Navalny Review: A Riveting Portrait Of Vladimir Putin's Worst Nightmare [Sundance 2022]

If you've paid attention to global politics over the past few years, you already know the name Alexei Navalny. But "Navalny," the new documentary from filmmaker Daniel Roher coming to HBO Max later this year, paints a portrait that takes you beyond the headlines and showcases an impassioned, courageous, and principled man brave enough to stand up to Russia's authoritarian leader, Vladimir Putin — and who nearly died because of it.

Navalny, who became a major political figure in Russia by openly criticizing the brazen corruption in the country, has scared Putin to such a degree that Putin won't even utter his name in press conferences. It's easy to see why the despot would be quaking in his boots: Navalny has cultivated a gigantic fan base among Russian citizens by speaking truth to power and building a broad coalition of possible voters — including nationalists and Nazis, whom he says he needs on his side if he's going to ultimately be able to enact the type of fair and open elections and basic human rights his country so desperately requires.

"I was going home, and then I died," Navalny explains, recounting a, um, particularly wild story in an empty bar across from Roher's camera crew. You may remember hearing some of the details — his plane had to make an emergency landing because he was suddenly feeling violently sick, he was taken to a hospital in Siberia, and was eventually moved to a hospital in Berlin — but this documentary puts you in those rooms with him, his family, and his small communications team as he tries to figure out what happened.

Here's a clip.

'If You Want to Kill Someone, Just Shoot Him!'

Yep, Navalny was poisoned with Novichok, the same chemical weapon previously used by Putin's goons to try to assassinate a British spy a couple of years earlier. But while Russia's state-sponsored media went into overdrive making up stories about how the cause of Navalny's surprise illness was probably moonshine he supposedly drank the night before (or maybe hallucinogenic drugs were the culprit!), the aspiring presidential candidate slowly recovered and teamed up with a journalist — whom he called a "very kind Bulgarian nerd with a laptop" — to try to figure out exactly who poisoned him.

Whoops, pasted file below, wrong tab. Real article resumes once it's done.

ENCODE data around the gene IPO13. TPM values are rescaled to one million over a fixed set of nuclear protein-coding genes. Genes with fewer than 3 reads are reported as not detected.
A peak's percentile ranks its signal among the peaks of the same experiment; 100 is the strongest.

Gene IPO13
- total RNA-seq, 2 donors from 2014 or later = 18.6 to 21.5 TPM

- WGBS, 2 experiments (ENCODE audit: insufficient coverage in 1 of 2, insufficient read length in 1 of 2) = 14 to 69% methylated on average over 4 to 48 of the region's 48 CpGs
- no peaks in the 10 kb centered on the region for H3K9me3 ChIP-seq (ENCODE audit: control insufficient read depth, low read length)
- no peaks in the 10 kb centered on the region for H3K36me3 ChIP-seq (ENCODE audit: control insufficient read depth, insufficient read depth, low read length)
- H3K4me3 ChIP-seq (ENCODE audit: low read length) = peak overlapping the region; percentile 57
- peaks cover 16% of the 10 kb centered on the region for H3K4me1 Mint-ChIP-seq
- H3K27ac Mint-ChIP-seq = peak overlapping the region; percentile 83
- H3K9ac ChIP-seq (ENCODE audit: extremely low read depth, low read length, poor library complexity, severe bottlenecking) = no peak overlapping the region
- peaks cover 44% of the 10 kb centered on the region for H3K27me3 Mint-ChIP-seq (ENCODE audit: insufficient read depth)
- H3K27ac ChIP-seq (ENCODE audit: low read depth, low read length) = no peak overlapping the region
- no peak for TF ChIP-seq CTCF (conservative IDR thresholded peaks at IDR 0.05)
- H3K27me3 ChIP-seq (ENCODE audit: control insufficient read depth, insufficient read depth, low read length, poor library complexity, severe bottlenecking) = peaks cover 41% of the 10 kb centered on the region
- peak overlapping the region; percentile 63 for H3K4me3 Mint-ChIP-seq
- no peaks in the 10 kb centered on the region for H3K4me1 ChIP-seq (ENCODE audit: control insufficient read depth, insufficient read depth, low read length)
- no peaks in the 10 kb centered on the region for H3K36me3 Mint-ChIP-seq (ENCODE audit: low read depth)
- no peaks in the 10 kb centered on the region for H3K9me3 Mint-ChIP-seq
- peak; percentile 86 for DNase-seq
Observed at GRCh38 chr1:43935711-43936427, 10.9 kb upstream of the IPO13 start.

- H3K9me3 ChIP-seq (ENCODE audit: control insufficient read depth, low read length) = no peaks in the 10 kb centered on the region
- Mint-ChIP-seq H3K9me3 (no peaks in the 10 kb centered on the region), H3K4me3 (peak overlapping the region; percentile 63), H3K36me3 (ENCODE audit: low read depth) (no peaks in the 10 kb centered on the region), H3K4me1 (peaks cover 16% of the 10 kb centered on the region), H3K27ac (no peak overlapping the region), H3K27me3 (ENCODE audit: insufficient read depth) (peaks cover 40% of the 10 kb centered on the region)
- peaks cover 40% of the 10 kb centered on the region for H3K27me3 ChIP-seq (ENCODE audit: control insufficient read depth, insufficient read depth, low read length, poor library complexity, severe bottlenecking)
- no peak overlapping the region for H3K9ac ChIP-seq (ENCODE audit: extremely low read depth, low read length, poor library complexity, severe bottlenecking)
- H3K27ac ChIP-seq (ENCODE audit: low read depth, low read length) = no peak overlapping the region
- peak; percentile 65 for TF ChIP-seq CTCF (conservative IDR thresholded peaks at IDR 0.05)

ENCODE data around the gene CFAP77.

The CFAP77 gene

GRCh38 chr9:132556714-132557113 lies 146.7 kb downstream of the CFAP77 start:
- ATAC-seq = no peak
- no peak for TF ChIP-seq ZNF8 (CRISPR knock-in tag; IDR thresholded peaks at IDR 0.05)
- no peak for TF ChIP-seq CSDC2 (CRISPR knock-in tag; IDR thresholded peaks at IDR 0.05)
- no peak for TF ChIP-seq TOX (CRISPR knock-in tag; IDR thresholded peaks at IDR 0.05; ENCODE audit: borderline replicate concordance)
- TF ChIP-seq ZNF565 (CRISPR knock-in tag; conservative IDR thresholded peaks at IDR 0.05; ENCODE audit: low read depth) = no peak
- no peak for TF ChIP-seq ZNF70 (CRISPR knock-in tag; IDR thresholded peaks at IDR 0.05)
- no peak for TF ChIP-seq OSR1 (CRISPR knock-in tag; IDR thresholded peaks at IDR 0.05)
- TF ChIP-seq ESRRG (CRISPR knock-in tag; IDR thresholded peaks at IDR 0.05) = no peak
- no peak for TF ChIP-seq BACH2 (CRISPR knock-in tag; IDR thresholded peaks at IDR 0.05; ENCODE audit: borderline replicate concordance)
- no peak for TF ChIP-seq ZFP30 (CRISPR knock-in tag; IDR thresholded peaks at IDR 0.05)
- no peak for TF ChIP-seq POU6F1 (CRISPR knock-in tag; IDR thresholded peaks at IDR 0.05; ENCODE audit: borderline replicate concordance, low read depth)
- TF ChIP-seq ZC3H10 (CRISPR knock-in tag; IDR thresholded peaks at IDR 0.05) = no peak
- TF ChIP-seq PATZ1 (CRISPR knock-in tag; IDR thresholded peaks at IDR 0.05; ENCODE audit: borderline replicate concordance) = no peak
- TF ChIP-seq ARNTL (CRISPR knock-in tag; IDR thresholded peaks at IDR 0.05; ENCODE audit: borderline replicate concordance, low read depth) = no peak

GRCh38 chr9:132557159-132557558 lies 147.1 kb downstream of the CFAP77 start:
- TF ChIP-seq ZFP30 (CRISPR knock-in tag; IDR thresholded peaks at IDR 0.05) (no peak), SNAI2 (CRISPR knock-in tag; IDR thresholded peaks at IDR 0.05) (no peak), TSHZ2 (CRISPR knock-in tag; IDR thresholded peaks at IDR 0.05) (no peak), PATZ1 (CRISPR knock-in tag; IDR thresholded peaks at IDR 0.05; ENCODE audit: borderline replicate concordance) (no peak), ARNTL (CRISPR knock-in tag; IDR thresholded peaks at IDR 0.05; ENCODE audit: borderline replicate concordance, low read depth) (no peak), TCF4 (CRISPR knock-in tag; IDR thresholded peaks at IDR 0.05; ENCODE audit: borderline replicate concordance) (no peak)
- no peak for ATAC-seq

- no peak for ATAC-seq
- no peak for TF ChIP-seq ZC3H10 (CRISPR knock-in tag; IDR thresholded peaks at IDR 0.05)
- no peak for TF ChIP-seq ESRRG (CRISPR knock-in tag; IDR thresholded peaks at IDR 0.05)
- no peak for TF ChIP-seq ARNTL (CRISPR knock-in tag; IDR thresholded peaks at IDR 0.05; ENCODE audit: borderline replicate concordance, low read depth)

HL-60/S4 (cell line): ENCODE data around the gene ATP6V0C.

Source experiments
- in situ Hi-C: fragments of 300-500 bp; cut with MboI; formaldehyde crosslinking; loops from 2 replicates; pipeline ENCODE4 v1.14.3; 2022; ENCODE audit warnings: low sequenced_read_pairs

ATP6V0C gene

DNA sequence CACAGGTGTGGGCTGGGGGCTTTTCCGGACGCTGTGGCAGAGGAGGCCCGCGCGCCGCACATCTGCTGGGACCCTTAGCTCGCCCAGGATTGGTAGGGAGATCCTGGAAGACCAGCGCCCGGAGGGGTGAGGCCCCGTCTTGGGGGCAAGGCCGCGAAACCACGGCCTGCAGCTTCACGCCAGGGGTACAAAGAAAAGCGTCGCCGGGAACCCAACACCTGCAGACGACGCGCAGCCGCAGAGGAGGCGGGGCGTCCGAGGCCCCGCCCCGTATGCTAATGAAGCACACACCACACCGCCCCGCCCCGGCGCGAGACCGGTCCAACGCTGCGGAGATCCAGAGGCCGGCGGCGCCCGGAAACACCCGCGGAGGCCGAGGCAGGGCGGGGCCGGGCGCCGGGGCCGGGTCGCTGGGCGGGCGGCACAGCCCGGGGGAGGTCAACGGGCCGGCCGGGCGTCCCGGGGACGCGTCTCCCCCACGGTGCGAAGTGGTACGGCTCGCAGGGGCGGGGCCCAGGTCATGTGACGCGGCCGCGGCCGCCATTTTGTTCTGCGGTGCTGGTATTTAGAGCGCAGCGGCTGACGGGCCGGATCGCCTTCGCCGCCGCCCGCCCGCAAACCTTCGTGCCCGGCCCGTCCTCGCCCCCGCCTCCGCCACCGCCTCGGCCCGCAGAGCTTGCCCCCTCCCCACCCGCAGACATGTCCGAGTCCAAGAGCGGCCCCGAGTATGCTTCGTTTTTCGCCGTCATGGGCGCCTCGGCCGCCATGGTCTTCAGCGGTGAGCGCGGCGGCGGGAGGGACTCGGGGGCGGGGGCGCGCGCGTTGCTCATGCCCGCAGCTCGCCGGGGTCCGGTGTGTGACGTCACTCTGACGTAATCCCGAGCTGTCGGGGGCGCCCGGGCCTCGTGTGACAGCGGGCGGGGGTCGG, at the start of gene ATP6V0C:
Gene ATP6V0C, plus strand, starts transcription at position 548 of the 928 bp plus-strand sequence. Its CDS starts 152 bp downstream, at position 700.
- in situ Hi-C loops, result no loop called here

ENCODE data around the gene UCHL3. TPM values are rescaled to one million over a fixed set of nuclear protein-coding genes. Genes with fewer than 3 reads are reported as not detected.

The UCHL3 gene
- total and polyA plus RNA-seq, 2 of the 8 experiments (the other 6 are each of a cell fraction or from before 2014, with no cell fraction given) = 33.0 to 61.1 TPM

Along the way, we're given insights into how he relates to his family and the tiny trusted team around him. Navalny is a genial, good-natured, handsome guy who looks like a cross between Paul Bettany and Daniel Craig, and it's endearing to watch him goof around with his wife while feeding farm animals during his recovery from the poison, or teach his 19-year-old daughter how to use TikTok. He has a huge social media presence, and watching him and his middle-aged cohorts get excited about the number of views on their YouTube videos humanizes him. These in-between moments should help him go from an abstract figure to a fleshed-out person in the minds of American audiences. He says he prefers playing "Call of Duty" to chess, but Navalny is clearly a master strategist. (One thing we never get much insight into, however, is Navalny's specific politics. But given his opposition is one of the world's most blatantly obvious villains, positioning him as a figure who opposes Putin and wants to break the wheel is sufficient in this context.)

The Movie Becomes a Spy Thriller

At a certain point, "Navalny" kicks into spy movie mode, detailing how that "Bulgarian nerd" utilizes data acquired from the dark web to pore over phone records and flight manifests to narrow down a possible list of suspects. It's riveting stuff, and it eventually leads to the movie's biggest jaw-on-the-floor moment, which I won't spoil here even though it made headlines in 2020. Unfortunately, the movie's thriller vibe gives way to growing dread when Navalny returns to Russian soil in January 2021 and is imprisoned upon arrival. Despite having not committed any crime, he's been held there for over a year and faces up to 20 years in prison. Hours before this film premiered at Sundance this week, the Kremlin officially designated Navalny as a terrorist.

In a post-movie Q&A, when Daniel Roher was asked to imagine a best-case scenario for the reaction to this film, the director didn't hesitate. "I want every single human being on the planet earth to know the name Alexei Navalny," he said. "I want that name to be associated with a grotesque injustice being perpetrated by the Russian state against a man who survived a murder attempt and then was arrested for merely surviving. I want there to be a global outrage and outcry because of Alexei's detainment, and I want people to stop doing business with the Russians, and I want there to be reasonable expectations for Navalny's release." It remains to be seen if those are reasonable expectations for the potential impact of a single film, but considering the lackluster response major governments have had to Navalny's imprisonment, at least Roher is doing something.

/Film Rating: 8 out of 10